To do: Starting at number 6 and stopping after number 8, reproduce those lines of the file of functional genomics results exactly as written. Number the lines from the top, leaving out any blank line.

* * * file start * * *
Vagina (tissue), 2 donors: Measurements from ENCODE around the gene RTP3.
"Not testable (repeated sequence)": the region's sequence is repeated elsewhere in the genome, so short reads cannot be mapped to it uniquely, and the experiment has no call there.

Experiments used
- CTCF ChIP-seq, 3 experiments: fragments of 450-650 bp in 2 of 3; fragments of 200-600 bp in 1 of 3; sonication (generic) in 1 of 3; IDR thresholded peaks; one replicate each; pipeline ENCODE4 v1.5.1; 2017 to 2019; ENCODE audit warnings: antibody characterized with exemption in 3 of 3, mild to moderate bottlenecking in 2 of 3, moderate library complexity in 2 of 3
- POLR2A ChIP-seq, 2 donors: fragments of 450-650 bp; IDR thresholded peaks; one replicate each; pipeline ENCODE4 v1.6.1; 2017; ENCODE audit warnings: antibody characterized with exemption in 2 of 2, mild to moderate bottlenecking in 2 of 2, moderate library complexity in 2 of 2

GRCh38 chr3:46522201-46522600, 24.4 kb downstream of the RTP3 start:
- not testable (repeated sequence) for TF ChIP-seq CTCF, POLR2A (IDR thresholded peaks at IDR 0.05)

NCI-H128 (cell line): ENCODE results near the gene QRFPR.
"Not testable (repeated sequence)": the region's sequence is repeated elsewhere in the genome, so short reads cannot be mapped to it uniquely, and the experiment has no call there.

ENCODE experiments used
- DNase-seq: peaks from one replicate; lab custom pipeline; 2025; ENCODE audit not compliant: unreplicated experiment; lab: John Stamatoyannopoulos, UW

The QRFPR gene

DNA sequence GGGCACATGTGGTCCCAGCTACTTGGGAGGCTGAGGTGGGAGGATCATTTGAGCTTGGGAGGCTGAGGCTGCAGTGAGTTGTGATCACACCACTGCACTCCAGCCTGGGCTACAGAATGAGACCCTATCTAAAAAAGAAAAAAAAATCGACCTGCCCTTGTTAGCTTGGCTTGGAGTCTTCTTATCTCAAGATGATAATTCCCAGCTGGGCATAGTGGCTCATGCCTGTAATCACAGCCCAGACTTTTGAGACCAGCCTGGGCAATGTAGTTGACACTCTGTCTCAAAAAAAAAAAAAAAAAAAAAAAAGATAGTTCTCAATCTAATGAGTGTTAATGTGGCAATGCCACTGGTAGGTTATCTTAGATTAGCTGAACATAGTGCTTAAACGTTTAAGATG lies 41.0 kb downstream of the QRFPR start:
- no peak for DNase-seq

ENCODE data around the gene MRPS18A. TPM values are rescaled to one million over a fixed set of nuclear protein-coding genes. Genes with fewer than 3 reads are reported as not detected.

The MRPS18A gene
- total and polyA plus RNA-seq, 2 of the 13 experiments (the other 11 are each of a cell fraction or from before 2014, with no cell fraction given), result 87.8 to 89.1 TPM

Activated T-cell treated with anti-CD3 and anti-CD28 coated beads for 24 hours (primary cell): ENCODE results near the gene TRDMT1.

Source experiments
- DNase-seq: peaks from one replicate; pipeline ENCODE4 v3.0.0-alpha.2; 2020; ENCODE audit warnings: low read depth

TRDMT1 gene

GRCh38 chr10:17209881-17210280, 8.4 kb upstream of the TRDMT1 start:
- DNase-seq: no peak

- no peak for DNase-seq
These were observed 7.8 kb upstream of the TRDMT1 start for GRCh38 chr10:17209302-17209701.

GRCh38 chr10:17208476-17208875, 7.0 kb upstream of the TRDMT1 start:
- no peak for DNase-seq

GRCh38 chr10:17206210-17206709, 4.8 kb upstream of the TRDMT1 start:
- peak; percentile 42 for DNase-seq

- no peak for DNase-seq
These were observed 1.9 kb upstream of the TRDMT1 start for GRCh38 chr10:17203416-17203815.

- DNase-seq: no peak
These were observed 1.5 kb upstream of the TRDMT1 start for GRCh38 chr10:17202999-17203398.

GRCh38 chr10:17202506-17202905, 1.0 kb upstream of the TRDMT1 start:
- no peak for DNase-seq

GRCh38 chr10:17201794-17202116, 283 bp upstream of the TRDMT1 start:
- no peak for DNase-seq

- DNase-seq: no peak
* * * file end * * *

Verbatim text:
GRCh38 chr3:46522201-46522600, 24.4 kb downstream of the RTP3 start:
- not testable (repeated sequence) for TF ChIP-seq CTCF, POLR2A (IDR thresholded peaks at IDR 0.05)

NCI-H128 (cell line): ENCODE results near the gene QRFPR.